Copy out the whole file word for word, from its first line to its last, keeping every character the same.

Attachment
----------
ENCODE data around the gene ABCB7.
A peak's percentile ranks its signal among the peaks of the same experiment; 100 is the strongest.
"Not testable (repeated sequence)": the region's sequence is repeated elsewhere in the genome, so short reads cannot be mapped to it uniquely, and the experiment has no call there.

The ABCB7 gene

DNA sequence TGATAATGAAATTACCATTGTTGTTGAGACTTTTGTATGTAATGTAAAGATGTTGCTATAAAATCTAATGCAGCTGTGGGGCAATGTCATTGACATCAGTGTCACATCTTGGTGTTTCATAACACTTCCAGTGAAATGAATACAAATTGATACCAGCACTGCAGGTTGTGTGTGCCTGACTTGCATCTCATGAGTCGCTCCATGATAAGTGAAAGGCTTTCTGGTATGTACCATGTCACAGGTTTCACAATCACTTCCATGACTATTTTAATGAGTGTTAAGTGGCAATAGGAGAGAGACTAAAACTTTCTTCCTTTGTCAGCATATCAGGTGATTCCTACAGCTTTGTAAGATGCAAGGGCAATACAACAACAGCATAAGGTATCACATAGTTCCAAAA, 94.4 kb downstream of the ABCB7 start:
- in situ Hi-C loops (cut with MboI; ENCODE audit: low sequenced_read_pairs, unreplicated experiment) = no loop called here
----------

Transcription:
ENCODE data around the gene ABCB7.
A peak's percentile ranks its signal among the peaks of the same experiment; 100 is the strongest.
"Not testable (repeated sequence)": the region's sequence is repeated elsewhere in the genome, so short reads cannot be mapped to it uniquely, and the experiment has no call there.

The ABCB7 gene

DNA sequence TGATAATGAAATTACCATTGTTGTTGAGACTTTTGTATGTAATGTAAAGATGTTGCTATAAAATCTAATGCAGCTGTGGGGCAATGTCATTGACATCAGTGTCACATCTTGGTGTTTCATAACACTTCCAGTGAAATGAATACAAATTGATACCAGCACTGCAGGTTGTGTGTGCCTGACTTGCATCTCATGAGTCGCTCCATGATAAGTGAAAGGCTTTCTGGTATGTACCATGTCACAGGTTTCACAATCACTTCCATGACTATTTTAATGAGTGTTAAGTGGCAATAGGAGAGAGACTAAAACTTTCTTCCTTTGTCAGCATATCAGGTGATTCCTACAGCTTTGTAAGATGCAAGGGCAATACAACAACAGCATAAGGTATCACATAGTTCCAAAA, 94.4 kb downstream of the ABCB7 start:
- in situ Hi-C loops (cut with MboI; ENCODE audit: low sequenced_read_pairs, unreplicated experiment) = no loop called here